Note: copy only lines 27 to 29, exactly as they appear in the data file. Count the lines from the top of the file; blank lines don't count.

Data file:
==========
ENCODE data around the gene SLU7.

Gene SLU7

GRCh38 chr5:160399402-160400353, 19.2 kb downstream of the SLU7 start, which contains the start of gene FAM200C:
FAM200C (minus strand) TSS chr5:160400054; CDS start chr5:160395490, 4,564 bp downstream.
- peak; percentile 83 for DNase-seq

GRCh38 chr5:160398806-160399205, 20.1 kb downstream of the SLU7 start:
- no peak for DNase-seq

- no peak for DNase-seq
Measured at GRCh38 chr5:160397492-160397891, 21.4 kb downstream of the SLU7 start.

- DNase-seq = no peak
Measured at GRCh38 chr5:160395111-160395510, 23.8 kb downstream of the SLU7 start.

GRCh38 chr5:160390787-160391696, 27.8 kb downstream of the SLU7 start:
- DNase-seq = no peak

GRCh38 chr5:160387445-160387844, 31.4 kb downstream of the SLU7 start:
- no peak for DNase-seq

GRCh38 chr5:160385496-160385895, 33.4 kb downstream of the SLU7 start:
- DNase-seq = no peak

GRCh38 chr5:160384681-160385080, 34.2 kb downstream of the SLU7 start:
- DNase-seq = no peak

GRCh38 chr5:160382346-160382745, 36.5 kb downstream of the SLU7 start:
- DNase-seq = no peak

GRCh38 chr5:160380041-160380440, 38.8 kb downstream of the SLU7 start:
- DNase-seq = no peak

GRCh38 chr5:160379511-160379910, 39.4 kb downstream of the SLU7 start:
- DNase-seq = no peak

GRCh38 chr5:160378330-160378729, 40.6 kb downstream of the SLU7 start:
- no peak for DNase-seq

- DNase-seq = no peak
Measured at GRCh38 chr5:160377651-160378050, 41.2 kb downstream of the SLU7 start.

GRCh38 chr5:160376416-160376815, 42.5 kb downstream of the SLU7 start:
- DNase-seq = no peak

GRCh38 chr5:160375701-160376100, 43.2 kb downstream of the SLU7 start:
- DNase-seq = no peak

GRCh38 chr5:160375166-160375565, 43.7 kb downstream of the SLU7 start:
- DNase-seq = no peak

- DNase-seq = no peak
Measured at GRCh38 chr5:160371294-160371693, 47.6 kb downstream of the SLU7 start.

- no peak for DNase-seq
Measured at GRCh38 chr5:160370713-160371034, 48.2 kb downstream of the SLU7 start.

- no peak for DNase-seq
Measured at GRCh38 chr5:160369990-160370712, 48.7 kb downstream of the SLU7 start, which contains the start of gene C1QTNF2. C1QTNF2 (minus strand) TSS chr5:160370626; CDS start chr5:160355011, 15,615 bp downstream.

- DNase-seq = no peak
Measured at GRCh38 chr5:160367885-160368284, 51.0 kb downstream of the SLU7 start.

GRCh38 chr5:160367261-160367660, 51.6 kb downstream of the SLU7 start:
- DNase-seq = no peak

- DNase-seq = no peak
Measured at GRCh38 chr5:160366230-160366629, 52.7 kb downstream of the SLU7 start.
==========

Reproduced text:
- no peak for DNase-seq

- DNase-seq = no peak
Measured at GRCh38 chr5:160377651-160378050, 41.2 kb downstream of the SLU7 start.